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As an avid user of GIT, I've come to absolutely love its branch support, in particular being able to visualise all the branches in a repository over time.

Unfortunately though we have a requirement to use TFS, but I know it has some strong visualisation features. I know you can visualise 'ChangeSets', but as far as I'm aware, this only tracks the progress of a changeset.

To me, this just seems a little shallow, if you can only see two ChangeSets at once. Why not show them in context with all the other branches and ChangeSets?

So is there any sort of 'All branches' visualisation showing all ChangeSets, or am I dreaming? Is there any other sort of 'over-time' visualisation failing that?

Any links to resources regarding visualisations are also welcome! :)

Ta,

Andy.

** Update **

This is the kind of visualisation I'm talking about:

Screen of GIT branch technique http://img832.imageshack.us/img832/1681/gitscreenie.png

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    As a non-git user, I have to say "That's pretty freakin' cool!" – Robaticus Jul 22 '10 at 13:42
  • Amen! :) I use it with my personal stuff all the time! Just a shame I'd never be able to persuade the tech director to use it at work! – Andy Jul 23 '10 at 7:58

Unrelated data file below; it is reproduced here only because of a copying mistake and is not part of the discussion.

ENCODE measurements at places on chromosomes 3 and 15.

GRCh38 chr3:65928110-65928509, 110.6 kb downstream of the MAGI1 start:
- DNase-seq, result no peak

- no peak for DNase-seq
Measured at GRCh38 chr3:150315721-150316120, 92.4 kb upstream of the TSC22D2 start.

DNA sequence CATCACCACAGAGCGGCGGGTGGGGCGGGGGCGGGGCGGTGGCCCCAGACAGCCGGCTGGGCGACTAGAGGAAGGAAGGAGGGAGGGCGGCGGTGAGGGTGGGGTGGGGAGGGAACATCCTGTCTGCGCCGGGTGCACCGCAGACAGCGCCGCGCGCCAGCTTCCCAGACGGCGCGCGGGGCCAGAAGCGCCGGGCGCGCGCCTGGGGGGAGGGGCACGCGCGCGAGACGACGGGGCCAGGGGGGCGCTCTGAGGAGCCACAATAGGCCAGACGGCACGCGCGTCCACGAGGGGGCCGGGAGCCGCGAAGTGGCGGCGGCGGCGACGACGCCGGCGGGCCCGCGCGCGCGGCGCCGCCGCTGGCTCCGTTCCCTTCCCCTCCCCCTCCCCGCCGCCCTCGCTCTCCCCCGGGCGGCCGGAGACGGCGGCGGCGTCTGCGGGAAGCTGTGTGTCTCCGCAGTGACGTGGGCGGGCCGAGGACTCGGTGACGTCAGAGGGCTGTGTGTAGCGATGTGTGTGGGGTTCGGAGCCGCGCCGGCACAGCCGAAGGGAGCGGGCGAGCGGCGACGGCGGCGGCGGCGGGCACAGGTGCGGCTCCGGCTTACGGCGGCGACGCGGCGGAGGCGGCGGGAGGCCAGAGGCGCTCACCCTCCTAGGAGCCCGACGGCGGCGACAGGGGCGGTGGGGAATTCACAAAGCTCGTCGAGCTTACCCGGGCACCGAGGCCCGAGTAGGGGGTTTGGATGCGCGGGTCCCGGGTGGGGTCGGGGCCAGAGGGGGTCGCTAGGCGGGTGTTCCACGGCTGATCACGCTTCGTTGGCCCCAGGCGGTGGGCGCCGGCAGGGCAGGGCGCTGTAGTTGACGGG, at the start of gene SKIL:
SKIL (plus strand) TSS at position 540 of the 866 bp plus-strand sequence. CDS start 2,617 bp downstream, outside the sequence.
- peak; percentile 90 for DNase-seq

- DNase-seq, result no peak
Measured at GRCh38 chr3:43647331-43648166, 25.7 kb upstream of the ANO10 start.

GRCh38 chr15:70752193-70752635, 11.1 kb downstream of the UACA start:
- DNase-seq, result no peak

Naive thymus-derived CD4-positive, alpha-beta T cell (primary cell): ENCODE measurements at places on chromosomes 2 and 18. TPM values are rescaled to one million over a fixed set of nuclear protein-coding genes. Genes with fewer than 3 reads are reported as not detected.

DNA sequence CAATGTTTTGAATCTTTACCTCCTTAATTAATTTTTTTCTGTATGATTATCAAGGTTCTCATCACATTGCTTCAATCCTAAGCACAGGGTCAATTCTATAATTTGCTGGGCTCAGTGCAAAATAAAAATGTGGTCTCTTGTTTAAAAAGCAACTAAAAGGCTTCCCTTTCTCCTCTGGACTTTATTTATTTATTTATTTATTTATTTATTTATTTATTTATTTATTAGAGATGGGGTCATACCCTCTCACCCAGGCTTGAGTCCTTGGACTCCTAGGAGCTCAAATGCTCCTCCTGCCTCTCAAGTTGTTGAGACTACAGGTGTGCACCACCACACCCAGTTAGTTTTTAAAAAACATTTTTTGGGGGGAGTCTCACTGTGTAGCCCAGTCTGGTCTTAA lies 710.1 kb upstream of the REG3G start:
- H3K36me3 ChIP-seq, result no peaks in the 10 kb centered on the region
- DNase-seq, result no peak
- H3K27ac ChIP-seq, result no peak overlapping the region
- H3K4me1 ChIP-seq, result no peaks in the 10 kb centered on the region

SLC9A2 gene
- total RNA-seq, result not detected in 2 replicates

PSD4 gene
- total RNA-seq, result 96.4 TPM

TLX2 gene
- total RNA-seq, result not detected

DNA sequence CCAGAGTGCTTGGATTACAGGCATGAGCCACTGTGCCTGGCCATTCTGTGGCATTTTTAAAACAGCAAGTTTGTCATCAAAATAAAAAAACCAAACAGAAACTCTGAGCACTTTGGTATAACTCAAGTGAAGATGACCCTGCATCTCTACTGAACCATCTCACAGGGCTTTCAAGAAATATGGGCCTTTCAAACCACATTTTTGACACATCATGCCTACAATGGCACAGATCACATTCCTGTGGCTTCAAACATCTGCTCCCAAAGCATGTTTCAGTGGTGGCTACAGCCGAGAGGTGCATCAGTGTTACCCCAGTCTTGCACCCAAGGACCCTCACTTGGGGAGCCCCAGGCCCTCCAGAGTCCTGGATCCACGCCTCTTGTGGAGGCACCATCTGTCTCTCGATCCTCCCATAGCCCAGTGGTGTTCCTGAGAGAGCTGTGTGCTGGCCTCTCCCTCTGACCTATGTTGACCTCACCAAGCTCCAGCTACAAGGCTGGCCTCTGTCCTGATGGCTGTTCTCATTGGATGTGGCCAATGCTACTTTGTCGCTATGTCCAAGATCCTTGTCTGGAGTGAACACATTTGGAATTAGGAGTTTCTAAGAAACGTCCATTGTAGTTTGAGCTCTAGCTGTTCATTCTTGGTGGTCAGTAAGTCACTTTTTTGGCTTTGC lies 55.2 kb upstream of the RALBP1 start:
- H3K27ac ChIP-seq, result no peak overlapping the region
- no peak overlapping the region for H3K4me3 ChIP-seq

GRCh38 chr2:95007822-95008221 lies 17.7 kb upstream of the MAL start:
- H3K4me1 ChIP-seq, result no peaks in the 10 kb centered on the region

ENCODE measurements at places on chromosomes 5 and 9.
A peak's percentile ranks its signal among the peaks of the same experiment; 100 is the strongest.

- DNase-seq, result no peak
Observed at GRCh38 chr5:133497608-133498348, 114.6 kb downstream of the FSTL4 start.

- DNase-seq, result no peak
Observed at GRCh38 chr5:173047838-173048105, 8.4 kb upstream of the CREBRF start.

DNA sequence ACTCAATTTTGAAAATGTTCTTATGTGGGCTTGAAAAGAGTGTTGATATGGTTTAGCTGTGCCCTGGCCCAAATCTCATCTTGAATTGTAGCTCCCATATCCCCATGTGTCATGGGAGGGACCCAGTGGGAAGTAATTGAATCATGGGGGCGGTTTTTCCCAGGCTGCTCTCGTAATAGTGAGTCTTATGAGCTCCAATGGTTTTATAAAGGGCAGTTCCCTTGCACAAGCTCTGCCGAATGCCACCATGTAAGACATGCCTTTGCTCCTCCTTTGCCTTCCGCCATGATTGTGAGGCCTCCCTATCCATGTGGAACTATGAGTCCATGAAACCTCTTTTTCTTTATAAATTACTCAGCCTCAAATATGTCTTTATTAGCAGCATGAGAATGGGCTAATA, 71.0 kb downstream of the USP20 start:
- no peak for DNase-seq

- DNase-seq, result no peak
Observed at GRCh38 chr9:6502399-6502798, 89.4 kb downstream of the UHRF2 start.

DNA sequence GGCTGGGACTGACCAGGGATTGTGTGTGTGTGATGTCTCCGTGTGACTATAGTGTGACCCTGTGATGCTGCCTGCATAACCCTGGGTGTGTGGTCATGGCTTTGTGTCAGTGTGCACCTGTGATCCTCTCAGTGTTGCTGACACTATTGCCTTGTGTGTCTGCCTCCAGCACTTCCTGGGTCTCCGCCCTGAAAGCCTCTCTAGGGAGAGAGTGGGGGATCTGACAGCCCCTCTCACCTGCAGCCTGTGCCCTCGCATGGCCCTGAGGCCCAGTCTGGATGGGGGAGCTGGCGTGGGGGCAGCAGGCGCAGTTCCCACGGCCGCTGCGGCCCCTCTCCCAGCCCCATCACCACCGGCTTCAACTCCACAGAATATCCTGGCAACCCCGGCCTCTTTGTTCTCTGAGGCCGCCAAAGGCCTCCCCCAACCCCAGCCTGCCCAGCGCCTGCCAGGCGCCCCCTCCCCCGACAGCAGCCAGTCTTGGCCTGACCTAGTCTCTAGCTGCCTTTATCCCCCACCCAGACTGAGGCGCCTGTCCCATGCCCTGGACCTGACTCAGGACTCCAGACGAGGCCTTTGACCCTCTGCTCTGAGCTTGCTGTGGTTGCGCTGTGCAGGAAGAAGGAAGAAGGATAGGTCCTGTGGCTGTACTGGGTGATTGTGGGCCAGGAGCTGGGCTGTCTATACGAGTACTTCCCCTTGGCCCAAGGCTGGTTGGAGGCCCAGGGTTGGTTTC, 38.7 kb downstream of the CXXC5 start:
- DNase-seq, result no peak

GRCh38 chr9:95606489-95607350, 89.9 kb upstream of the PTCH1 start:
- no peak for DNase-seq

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I'm not sure if this is "git style" or not, but since you're using TFS 2010, you should be able to use the branch visualization described here:

http://msdn.microsoft.com/en-us/library/dd465202%28VS.100%29.aspx

  • Its close, but I it misses out commits and activity within the visualisation (i.e. just a branch heirachy). I think maybe TFS is just a completely different methodology to GIT, which is why perhaps they don't support it! – Andy Jul 22 '10 at 7:36
  • There's another feature under 2010 which tracks revisions. Unfortunately, here at work we're still running 2008, so I can't check it out for you. If you view history on a file, there's a button at the toolbar on the history window that can give you a visualization. – Robaticus Jul 22 '10 at 13:44
  • It's not so much that it's a different methodology, but that feature just isn't there. There is no reason that you can't use many or most of the techniques inherent in git usages within TFS. When using TFS I consider branches just as disposable as I would in Hg or git. Branch do your thing, merge, destroy the branch. You don't lose history as many people think and the history shows your old branch commits under the merge commit (in 2010). – Ryan Cromwell Jul 23 '10 at 3:08

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